MOUNT HAMILTON (KPIX) — The SCU Lightning Complex Fire is one of the largest in California history scorching hundreds of thousands of acres. One Northern California landmark in the fire’s destructive path was saved, but just barely.
University of California’s Lick Observatory has survived more than 100 years atop Mt. Hamilton, but the raging wildfire had the astronomy research facility under siege.
“It’s indescribable to see flames, 200-foot flames go through,” said Lick Observatory Superintendent Kostas Chloros.
Chloros said the flames surrounded the mountaintop last Wednesday afternoon with trees and brush exploding in fire.
“The fire was maybe 50 or 100 feet away and the brush would self-ignite just from the radiant heat,” Chloros explained.
Chloros said observatory staff evacuated the night before but he stayed behind with CalFire crews and strike teams from Montclair, Porterville, Bakersfield, Tulare & San Luis Obispo.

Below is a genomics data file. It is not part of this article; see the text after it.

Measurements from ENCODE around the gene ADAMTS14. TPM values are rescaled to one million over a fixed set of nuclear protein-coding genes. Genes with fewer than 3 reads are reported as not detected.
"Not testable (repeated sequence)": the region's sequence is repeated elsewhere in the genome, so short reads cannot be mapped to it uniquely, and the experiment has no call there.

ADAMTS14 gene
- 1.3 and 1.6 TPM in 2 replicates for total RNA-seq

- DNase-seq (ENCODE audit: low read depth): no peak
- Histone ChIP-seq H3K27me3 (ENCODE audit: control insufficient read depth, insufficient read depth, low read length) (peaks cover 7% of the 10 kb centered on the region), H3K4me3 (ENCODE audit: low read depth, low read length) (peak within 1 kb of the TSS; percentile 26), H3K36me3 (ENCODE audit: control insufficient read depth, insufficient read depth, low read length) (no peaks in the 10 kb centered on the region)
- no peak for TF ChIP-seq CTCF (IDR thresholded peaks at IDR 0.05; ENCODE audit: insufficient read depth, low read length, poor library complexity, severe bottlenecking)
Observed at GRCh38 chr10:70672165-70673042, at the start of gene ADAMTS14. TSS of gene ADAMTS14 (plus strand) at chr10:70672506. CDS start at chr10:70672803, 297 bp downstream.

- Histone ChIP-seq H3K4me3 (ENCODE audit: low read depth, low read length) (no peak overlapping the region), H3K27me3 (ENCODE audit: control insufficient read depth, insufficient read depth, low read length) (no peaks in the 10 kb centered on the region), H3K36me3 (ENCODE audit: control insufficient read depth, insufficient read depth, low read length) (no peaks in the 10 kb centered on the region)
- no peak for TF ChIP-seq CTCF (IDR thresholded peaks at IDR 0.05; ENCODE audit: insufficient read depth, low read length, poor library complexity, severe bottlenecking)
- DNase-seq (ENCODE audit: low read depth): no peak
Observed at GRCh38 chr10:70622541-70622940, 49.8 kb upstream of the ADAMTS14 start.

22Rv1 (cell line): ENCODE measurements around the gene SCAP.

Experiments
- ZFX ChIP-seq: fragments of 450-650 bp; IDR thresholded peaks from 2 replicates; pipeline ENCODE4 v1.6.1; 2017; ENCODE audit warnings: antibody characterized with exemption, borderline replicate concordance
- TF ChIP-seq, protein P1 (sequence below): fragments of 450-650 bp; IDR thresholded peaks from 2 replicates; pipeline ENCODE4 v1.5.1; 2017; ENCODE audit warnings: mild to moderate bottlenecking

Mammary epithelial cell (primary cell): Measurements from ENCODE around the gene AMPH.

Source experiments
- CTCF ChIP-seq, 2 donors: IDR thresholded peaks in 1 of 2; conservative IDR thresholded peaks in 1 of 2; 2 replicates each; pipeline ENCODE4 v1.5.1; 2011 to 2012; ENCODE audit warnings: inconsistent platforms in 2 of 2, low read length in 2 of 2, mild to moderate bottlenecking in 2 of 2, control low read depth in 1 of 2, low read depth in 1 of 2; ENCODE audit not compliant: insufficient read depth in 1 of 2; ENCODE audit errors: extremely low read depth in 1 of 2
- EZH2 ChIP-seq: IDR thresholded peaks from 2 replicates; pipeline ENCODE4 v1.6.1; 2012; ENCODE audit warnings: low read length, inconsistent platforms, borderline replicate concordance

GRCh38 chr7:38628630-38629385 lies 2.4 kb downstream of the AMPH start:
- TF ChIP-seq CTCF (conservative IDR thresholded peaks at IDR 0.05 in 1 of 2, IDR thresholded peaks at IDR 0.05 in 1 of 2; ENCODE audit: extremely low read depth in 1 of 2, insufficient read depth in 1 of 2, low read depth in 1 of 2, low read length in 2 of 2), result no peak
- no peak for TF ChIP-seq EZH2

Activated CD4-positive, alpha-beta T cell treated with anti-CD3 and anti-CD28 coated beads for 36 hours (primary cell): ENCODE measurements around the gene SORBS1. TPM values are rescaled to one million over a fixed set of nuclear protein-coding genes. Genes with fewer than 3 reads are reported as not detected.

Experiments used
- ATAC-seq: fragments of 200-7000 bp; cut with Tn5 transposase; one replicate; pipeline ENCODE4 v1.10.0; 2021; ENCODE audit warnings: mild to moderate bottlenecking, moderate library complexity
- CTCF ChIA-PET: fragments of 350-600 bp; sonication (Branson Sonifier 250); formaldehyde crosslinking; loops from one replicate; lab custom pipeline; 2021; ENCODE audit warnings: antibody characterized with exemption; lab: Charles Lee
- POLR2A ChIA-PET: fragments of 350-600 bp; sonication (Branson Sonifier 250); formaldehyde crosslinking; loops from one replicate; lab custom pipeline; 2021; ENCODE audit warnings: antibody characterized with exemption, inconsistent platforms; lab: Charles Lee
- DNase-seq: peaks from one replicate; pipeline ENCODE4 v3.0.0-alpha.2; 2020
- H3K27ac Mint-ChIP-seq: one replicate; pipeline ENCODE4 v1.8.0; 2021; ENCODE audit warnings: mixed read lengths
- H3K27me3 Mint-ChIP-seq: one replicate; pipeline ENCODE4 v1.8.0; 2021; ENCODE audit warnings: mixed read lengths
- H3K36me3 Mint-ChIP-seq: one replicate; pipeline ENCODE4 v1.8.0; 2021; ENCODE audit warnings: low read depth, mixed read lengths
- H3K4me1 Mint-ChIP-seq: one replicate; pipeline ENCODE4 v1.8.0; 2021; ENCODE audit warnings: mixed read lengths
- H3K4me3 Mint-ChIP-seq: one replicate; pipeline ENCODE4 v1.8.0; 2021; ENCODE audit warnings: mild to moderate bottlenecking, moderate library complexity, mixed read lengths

They huddled in a safety zone next to the refracting telescope dome, and fought the fire when they could. Flames came within feet of their position but no one was injured and they saved the most of the observatory.
One unused but original building did burn to the ground but there could be as yet unseen damage to the telescopes.
“With all the smoke, ash and so on. We’ll have to see how the equipment, the mirrors, the instruments, what the damage is there. But we’re very relieved that the entire site received minimum damage,” Chloros said.
- Evacuation Info, Burn Zone Map, Fast Facts
- Evacuation Map
- Google Map of Fire Area
- Wildfire Shelter Map, Information
Surrounding properties were not so lucky. Although a garage and vehicles inside it were somehow saved, three homes on the Sky Ranch property burned to the ground.
A horse survived in its corral, and several chickens somehow survived in their coop next to a burned out shed.
Residents have still not been allowed back in to the area to survey the damage and there is no
count yet on how many homes and cabins were lost in the fire.
Damage in the San Antonio Valley area was nearly complete with just a few barns and buildings the rare but welcome exception.